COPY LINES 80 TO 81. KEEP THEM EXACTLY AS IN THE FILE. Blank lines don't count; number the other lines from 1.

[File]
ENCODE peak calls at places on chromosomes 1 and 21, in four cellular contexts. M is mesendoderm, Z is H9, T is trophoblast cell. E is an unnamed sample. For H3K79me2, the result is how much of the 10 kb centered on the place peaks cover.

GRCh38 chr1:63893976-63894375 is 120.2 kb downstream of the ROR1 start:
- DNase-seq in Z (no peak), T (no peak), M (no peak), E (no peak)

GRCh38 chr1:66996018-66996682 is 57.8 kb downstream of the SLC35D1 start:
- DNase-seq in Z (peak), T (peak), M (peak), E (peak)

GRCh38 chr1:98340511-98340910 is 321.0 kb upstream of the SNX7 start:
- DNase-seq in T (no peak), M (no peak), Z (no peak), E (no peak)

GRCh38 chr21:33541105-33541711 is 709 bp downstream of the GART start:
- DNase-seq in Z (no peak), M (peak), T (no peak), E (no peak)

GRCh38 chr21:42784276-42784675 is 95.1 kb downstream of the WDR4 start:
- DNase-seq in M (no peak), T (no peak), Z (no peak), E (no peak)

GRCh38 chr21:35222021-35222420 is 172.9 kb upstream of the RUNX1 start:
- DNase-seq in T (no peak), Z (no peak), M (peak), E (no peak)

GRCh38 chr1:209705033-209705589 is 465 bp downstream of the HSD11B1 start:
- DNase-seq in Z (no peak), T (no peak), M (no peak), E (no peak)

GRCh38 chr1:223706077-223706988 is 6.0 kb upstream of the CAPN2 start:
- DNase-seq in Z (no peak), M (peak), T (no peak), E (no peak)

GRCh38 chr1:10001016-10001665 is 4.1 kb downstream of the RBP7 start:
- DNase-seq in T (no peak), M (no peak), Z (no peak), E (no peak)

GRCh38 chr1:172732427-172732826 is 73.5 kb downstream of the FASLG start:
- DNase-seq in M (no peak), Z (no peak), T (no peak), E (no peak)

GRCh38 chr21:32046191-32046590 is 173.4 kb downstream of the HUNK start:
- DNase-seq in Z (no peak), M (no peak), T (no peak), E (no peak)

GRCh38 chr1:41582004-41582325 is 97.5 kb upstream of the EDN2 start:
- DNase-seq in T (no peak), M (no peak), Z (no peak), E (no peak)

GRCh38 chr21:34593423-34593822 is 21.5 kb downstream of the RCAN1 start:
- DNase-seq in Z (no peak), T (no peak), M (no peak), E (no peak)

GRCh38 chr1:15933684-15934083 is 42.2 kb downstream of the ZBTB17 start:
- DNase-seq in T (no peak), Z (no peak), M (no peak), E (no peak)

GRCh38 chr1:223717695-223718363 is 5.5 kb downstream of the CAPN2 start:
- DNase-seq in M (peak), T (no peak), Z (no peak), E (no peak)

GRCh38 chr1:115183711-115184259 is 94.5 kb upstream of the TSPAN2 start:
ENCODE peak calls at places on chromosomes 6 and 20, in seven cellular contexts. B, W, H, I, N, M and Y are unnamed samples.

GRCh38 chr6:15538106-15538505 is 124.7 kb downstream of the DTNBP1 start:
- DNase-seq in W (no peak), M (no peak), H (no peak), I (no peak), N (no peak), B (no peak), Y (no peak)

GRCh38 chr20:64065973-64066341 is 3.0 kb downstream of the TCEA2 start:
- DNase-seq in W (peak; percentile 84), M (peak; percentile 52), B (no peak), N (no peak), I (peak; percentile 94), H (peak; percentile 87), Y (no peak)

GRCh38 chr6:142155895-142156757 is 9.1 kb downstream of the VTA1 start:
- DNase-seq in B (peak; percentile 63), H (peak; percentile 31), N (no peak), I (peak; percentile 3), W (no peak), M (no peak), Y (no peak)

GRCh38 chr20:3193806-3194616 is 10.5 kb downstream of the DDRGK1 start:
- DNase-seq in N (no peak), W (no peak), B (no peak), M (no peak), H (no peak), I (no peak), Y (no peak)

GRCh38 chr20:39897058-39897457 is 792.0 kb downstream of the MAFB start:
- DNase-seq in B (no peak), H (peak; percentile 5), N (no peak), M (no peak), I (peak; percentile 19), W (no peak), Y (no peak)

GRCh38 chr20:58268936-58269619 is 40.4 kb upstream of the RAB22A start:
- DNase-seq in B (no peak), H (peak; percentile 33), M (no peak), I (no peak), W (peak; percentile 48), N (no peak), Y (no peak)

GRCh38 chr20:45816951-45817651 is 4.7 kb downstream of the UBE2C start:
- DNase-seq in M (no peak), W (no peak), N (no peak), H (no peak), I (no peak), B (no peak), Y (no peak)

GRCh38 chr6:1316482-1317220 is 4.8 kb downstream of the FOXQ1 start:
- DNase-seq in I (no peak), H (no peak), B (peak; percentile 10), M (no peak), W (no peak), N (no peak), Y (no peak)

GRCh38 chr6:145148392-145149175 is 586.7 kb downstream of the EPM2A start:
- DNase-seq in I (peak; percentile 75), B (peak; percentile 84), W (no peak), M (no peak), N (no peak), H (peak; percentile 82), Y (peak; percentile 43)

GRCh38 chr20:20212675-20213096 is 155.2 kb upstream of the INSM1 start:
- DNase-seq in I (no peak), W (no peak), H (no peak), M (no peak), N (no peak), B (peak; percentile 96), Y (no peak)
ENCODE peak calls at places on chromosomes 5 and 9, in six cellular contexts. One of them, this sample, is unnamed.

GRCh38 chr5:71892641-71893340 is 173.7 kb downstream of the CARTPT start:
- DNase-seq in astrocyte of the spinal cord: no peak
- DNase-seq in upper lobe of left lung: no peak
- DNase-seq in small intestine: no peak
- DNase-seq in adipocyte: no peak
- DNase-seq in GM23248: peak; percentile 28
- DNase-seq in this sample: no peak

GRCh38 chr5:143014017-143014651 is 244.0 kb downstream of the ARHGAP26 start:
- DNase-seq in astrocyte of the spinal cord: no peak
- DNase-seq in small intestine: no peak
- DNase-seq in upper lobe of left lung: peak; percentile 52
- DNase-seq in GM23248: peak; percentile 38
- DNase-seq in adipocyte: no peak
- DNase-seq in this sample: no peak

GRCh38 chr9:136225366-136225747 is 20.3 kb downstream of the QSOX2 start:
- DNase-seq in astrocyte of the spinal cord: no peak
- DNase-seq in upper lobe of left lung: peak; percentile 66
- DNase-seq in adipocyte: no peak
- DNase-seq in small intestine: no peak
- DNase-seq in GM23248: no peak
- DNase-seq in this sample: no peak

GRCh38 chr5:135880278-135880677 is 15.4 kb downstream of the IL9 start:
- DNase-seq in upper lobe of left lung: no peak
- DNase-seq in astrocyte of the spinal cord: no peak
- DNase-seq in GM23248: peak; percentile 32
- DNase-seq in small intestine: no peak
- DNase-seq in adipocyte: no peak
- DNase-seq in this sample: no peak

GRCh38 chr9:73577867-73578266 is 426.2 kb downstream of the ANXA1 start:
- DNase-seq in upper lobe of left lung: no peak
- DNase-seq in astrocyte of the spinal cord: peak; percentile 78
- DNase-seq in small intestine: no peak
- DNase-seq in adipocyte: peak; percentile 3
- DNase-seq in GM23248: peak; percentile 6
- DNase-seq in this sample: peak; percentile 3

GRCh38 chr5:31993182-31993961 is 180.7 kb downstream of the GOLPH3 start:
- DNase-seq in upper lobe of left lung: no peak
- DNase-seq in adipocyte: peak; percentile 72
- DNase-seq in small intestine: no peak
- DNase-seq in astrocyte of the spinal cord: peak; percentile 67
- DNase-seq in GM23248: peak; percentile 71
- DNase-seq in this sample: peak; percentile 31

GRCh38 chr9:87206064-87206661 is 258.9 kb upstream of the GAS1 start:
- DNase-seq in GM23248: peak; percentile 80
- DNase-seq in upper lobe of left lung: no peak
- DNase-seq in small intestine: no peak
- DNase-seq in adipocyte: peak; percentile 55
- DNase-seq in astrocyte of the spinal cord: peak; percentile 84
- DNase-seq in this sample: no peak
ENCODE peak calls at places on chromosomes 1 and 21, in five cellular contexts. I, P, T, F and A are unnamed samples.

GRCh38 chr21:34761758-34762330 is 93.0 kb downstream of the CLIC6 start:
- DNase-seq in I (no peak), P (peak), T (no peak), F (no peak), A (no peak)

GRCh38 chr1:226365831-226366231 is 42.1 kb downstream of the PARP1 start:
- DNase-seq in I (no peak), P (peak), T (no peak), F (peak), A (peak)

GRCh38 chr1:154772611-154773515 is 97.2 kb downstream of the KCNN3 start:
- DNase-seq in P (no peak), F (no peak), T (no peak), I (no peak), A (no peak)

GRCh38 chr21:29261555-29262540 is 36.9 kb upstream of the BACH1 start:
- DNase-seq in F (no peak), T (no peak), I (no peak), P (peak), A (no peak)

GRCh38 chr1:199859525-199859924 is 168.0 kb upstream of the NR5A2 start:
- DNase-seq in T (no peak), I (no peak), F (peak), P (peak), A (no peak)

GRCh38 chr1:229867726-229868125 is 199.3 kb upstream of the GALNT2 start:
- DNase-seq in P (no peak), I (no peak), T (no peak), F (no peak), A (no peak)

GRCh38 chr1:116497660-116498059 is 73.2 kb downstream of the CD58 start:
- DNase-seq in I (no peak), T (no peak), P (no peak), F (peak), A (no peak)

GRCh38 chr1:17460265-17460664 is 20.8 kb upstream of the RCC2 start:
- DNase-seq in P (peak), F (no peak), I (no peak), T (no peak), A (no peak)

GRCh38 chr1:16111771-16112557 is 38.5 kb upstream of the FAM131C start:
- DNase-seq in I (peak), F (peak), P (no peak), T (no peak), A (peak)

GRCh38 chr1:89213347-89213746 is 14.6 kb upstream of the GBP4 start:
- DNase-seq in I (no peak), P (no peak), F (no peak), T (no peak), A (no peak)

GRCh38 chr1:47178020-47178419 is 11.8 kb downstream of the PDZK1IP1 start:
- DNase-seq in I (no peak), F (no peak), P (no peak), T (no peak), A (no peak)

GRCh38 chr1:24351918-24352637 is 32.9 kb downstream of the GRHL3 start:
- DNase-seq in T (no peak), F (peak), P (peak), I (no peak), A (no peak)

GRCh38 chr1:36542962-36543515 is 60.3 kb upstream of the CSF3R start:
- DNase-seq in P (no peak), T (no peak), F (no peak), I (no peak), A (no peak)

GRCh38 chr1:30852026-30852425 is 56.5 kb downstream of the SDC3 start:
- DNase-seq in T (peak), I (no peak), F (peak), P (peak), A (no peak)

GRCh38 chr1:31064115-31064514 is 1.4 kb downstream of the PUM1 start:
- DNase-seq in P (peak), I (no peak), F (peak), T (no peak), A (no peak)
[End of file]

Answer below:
- DNase-seq in small intestine: no peak
- DNase-seq in adipocyte: no peak